Skip to Main Content


To maintain our survival and well-being, the nervous systems must carry out a number of critical operations that comprise cognition. We need to process information about the external environment (sensory-perceptual representations and visuospatial cognition) and be able to prepare and execute actions (motor planning and output). We rely on information that allows us to communicate with others (language), and encode, store, and retrieve information (learning and memory). Importantly, we must be able to select, control, and monitor these complex operations as internal and external demands shift (executive control functions). This chapter will explore the neural circuitry underlying these varied cognitive processes. In our companion chapter (Chapter 12), we will illustrate how disruption of these operations can impact patients, and outline an approach to localization providing a series of clinical cases as examples. Of note, behavioral neurology and cognitive neuroscience are dynamically changing fields. We present a brief snapshot of the state of our discipline, and fully acknowledge the ongoing debate about which proposed frameworks provide the best account of the relevant data. In some of the “boxes” included throughout the chapter, we briefly highlight differences between classical and emerging theories, and touch upon some unresolved controversies. Other boxes will provide a summary of the neural circuitry subserving each of the major cognitive realms discussed.

Virtually all aspects of cognition arise from the dynamic interactions of distributed brain regions conceptualized as large-scale neural networks.1,2 Brain networks fall into two different categories: structural networks, which represent anatomical wiring, and functional networks, which are derived from estimates of correlated neural activity among brain regions that are connected by underlying mono- or polysynaptic neuronal connections.3 Functional networks are interconnected ensembles of cortical and subcortical neurons that are coactivated to mediate a cognitive or behavioral function. A wealth of evidence from anatomical, neuroimaging, and physiological studies supports the idea that individual brain regions are functionally specialized and make specific contributions to cognition, and further, that these functionally specific regions comprise networks that mediate cognitive and behavioral functions. Some investigators have described a network’s functional connectivity as represented by temporal coherence in activity across different neurons or neuronal ensembles.4 Such work is increasingly informed by network or graph theoretical approaches that define nodes and edges (or paired relationships) between nodes.2,5 Functional network connectivity can reflect both direct and indirect underlying anatomical connections via other cortical or subcortical regions, and the dynamic modulation of specialized brain networks are critical for the specialized cognitive functions of memory, language, attention, visual/spatial functioning, and executive control.6 Cognition and behavior are considered broadly to be emergent phenomena of large-scale neural networks and their subcomponent networks, while critical network centers, or nodes, are thought to constitute relay or integration centers.7 Lesions to the circuit can lead to the inability to transfer information from one node to another.8,9 Recent work has focused on identifying the breakdown in dynamic connectivity within and between ...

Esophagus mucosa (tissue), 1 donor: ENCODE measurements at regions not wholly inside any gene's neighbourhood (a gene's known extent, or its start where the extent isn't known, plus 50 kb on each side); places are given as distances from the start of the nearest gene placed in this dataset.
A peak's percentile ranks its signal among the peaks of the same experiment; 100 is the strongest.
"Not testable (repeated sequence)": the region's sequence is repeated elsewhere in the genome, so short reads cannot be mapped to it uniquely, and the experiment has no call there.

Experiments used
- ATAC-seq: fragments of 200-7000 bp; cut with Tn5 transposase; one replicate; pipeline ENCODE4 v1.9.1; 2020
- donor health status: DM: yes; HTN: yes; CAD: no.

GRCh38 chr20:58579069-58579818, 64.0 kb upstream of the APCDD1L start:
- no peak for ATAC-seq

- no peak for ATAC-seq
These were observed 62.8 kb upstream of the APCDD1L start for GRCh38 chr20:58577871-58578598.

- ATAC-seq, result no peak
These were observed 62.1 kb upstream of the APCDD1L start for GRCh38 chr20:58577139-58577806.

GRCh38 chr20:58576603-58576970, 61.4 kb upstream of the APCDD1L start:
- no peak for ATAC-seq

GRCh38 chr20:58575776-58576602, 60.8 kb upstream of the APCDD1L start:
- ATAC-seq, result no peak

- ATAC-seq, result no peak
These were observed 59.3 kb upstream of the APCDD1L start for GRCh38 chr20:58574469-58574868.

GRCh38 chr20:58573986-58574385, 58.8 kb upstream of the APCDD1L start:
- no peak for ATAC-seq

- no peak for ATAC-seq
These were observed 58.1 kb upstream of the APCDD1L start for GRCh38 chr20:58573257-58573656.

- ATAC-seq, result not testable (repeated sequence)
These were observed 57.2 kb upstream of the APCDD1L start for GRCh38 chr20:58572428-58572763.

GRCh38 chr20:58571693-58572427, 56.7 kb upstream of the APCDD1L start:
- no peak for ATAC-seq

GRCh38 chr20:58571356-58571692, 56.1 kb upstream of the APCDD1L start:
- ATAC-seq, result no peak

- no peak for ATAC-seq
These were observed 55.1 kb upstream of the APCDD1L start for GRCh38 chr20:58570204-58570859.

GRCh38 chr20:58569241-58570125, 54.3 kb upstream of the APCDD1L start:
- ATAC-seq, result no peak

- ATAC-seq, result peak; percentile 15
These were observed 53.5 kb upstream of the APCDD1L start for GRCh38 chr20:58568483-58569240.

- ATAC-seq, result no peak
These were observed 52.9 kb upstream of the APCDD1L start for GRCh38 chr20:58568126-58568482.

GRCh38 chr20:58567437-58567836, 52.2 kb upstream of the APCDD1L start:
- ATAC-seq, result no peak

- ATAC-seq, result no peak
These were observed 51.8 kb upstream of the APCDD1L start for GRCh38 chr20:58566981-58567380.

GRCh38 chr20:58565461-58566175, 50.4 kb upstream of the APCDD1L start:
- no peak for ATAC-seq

Pop-up div Successfully Displayed

This div only appears when the trigger link is hovered over. Otherwise it is hidden from view.